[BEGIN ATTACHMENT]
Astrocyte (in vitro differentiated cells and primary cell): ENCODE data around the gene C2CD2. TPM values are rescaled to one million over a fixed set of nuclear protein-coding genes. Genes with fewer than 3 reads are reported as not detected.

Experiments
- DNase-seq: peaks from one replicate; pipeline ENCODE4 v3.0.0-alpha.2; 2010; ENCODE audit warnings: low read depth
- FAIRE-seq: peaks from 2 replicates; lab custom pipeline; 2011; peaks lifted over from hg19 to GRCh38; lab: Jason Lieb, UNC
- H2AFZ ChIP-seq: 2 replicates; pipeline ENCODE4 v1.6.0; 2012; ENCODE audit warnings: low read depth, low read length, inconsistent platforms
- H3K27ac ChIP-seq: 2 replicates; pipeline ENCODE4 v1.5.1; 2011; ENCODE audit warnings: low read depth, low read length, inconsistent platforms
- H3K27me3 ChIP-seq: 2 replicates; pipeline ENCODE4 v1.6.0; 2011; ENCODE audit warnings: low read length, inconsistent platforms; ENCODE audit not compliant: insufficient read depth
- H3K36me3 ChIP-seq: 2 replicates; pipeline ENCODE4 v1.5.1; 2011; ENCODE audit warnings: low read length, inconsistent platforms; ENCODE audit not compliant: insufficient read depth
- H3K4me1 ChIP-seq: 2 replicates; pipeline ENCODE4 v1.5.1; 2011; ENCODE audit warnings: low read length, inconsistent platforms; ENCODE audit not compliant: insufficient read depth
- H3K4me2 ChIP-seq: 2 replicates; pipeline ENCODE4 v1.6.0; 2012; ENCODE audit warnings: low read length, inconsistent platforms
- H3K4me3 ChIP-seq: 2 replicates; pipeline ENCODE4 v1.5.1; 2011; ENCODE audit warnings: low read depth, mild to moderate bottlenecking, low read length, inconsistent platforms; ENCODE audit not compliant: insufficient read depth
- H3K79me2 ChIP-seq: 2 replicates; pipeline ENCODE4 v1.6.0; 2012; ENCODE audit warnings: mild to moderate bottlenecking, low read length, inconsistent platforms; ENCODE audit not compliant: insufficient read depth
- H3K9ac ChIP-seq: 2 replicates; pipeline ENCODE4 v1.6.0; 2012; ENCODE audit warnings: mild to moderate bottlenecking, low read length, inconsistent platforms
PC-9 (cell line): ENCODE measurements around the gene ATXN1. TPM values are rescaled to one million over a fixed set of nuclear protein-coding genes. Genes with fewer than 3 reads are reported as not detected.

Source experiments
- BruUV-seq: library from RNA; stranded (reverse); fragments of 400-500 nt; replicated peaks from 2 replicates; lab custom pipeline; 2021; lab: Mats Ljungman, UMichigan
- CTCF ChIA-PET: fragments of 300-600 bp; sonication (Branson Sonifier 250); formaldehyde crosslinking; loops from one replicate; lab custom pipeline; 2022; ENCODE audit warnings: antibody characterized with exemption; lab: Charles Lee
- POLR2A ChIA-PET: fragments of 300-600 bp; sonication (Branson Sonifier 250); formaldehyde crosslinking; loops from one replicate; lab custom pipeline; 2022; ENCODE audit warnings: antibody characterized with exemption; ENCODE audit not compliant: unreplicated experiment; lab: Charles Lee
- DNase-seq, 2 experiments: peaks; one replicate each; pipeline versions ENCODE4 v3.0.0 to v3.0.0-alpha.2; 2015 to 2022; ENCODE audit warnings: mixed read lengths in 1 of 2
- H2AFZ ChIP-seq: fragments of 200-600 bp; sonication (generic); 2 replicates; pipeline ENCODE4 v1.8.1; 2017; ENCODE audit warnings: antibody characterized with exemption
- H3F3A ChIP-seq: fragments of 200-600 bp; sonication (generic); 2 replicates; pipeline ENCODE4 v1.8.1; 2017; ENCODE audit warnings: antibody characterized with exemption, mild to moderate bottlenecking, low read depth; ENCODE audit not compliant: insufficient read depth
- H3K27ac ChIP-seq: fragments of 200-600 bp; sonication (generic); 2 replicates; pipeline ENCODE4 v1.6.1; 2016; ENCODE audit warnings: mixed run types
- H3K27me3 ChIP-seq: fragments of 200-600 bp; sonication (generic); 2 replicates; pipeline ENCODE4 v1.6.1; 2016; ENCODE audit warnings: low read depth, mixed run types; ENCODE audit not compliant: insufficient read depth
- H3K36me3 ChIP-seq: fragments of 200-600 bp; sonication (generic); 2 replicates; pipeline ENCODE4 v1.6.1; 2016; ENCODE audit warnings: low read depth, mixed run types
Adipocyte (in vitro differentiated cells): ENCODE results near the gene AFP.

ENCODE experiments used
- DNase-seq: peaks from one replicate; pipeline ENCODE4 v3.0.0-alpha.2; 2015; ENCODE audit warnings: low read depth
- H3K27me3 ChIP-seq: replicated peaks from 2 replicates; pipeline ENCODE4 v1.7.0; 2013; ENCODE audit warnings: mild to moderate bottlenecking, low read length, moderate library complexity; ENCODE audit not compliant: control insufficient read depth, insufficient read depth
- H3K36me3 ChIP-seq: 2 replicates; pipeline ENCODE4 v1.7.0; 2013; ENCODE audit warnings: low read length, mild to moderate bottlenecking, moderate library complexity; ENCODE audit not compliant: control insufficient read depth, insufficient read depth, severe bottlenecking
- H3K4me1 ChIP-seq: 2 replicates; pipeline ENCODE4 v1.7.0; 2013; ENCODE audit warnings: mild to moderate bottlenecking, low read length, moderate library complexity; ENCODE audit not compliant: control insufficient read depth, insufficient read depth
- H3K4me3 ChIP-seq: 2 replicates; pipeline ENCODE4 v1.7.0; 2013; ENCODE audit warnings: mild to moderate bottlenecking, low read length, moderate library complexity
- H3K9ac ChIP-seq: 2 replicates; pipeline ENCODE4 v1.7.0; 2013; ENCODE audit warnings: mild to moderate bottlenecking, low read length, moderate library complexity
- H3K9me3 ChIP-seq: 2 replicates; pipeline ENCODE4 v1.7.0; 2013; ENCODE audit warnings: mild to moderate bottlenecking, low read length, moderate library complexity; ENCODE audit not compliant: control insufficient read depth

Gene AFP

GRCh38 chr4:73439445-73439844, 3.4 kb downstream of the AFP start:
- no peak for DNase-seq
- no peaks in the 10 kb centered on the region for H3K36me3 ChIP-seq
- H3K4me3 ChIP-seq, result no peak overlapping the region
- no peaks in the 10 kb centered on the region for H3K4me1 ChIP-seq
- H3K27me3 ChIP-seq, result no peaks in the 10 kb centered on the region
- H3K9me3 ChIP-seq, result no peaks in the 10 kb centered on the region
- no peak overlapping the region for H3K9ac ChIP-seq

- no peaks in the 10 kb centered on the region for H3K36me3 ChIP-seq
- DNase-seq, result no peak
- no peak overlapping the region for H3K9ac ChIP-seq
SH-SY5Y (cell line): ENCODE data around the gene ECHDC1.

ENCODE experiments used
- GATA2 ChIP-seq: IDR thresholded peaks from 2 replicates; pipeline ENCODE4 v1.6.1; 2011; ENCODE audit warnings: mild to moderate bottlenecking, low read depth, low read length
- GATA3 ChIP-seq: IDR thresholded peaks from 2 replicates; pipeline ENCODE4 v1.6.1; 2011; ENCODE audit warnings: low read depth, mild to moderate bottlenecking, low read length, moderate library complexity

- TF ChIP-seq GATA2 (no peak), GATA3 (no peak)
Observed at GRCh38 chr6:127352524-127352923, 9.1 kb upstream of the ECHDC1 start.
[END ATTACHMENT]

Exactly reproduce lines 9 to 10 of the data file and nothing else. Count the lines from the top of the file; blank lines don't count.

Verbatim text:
- H3K4me1 ChIP-seq: 2 replicates; pipeline ENCODE4 v1.5.1; 2011; ENCODE audit warnings: low read length, inconsistent platforms; ENCODE audit not compliant: insufficient read depth
- H3K4me2 ChIP-seq: 2 replicates; pipeline ENCODE4 v1.6.0; 2012; ENCODE audit warnings: low read length, inconsistent platforms